“The Sugar Pill Gang” (Placebo Effect)


The Placebo Effect refers to someone receiving measured, observed, or perceived health improvement through means other than medicine. For the skeptic, it has two distinct manifestations. First is in controlled experiments, where some volunteers are given an inert substance with no active ingredients and others are given authentic medication. Neither the volunteers nor the researcher knows if the pill being popped is potent or a placebo.

If the tested product substantially outperforms the placebo, it is a good indication it has medical value, especially if this happens in repeated experiments. Even when the medication is valid, some receiving the counterfeit version are reported to have improved, owing to the Placebo Effect. These improvements could be due to the fluctuating nature of illness, spontaneous improvement, stress reduction, an original misdiagnosis, or Pavlovian conditioning.

The second manifestation of the Placebo Effect is it kicking in when an alternative medicine practitioner employs the likes of kinergetics, ionized jewelry, or lavender oil. For the practitioner, any seeming improvement is proof of the product’s efficiency. For the skeptic, it means the Placebo Effect may be coming into play.

The power of the effect has obvious limitations. No matter how convinced the clinician and patient are, a placebo will not cure ALS, restore sight, or regrow limbs. But it may work on pain, gastric ulcers, upset stomachs, or depression. Scientist and author Ben Goldacre found that placebos are seemingly more potent if they cost more, have shiny packaging, or require two large pills instead of one small one. Likewise, injections are considered preferable to pills and an intimate consultation is a better augmentation than just handing the patient a bottle of tablets.

The Placebo Effect is not just in the head. It also has a physiological component, and psychologist Martina Amanzio has shown people can be conditioned to release beneficial chemicals. This helps to explain why patients credit both acupuncture and pretend acupuncture with working. Neither are genuine medicine, but both stimulate the opioid system, accelerating pain relief.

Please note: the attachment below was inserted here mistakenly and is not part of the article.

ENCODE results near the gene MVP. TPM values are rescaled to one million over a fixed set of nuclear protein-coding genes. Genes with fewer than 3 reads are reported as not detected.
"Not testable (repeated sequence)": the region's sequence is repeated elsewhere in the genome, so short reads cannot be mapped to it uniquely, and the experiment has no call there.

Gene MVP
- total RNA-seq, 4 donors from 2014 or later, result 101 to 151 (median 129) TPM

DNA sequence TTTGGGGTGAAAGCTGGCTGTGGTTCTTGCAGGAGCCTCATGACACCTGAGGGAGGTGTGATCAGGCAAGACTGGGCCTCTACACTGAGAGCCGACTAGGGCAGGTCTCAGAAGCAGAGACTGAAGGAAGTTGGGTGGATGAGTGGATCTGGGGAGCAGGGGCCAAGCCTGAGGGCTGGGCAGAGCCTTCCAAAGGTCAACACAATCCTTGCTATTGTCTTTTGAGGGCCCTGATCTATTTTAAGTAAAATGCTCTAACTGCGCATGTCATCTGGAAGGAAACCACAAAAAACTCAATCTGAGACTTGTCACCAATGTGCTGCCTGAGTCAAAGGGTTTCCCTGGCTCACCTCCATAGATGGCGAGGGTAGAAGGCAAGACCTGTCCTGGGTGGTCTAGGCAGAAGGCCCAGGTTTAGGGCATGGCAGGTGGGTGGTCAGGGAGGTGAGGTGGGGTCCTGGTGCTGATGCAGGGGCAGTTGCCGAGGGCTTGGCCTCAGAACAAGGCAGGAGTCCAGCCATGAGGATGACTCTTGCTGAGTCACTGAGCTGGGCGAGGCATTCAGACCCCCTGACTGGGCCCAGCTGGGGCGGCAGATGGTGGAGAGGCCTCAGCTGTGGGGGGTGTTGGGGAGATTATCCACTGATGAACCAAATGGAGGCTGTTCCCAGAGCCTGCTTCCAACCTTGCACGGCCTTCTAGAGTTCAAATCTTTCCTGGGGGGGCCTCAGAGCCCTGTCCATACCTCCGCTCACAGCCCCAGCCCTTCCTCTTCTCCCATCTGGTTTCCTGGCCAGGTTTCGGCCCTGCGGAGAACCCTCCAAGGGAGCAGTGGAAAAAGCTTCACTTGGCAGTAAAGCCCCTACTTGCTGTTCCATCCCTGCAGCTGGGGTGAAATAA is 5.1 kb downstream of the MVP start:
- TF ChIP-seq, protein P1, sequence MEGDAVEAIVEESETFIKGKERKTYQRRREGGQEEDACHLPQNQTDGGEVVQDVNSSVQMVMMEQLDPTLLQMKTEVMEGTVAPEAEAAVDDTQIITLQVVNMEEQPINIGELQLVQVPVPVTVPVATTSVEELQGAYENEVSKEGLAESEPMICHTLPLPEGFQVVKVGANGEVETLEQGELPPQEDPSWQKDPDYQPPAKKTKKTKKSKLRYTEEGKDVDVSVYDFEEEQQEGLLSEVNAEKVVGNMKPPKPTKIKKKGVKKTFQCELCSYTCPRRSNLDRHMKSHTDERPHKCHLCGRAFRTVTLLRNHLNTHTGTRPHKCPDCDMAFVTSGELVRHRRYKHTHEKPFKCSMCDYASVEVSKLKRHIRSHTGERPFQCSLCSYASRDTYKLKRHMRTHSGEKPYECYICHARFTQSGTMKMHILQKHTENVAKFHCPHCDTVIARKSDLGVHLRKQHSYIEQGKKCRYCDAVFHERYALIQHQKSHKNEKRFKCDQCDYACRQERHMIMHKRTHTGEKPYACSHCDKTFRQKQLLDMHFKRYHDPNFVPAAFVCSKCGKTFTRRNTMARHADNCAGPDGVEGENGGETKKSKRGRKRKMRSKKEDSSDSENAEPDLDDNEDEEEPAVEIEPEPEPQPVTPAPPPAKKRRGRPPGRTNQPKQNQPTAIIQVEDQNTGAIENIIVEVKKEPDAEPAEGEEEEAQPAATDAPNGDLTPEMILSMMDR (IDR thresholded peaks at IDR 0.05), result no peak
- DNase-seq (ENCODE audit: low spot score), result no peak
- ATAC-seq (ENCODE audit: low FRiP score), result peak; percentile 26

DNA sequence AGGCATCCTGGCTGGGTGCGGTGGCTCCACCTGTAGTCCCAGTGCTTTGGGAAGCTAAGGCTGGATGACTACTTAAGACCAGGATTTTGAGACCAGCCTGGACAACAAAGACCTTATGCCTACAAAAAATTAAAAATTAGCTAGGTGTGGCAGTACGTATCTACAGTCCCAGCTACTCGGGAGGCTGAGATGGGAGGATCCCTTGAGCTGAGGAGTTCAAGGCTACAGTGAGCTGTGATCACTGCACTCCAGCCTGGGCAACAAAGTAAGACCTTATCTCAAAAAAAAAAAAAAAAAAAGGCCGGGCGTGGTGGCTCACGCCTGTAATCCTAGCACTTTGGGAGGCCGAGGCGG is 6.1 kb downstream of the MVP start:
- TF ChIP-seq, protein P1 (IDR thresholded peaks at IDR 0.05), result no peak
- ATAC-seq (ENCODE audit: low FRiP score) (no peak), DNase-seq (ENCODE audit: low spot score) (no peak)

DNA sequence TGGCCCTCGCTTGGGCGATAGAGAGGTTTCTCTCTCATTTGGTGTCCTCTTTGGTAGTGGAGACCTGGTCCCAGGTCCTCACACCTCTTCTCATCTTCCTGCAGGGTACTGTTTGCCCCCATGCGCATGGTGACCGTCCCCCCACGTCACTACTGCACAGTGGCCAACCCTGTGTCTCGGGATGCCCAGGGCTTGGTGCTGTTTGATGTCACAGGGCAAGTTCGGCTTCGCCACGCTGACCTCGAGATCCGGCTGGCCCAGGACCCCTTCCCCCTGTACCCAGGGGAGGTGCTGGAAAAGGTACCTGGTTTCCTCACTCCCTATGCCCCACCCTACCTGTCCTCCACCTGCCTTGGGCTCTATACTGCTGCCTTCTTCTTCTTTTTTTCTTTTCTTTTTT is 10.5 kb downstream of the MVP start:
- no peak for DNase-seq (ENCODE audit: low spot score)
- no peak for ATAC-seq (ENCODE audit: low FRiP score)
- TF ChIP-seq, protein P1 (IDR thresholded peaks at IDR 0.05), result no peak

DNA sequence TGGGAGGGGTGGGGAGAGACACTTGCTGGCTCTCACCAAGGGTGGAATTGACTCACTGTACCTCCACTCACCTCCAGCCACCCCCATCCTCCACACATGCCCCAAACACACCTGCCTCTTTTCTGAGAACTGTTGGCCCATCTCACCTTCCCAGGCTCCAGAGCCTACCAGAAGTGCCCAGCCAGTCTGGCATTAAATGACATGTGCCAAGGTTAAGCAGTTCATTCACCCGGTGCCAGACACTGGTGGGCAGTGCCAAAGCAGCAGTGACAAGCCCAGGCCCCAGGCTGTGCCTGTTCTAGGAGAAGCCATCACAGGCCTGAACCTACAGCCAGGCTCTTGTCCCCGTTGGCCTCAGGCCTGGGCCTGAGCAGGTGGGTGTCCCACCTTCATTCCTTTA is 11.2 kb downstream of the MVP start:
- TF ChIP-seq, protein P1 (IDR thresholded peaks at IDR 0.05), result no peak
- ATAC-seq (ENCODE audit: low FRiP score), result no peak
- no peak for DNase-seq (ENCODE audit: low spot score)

Placebos can be especially effective on stress-related illnesses. A soothing massage, an attentive clinician, and a relaxing koi pond, along with a hopeful attitude, can affect the patient’s mood. This can in turn can spark physical changes, such as release of endorphins, cortisol, or adrenaline.

Lacking a series of properly-conducted tests, there is no way to determine if any improvements are attributable to the alleged medicine or the Placebo Effect. But even if magic hands or oil have no medicinal value, if it indirectly leads to the patient feeling better, isn’t that OK? Well, it may be innocuous in limited, specific instances. But the potential danger is the patient becoming dependent on nonscientific practitioners who employ placebo therapies and treat serious conditions with astrotherapy, bioharmonics, chiropractic, dolphins, or Joy Touch.

Alternative medicine practitioners point to patient testimonials as proof and seldom put their products to the double-blind test. Normally, they employ ad hoc reasoning for this refusal. Aromatherapists have said double blind testing is difficult because there is no way to mask the smell of the authentic oil. Homeopaths say their pills need to be tailored for each individual. Energy healers have said their magic powers might infuse the research laboratory and also impact those receiving the placebo.

These excuses vary in their level of ridiculousness, but the double blind study remains the standard for determining a medicine’s legitimacy. Any products that fail this test, or resist taking it, should never be touted as cures or treatment. And it is a supreme irony to take advantage of the Placebo Effect while zealously guarding against testing for it.

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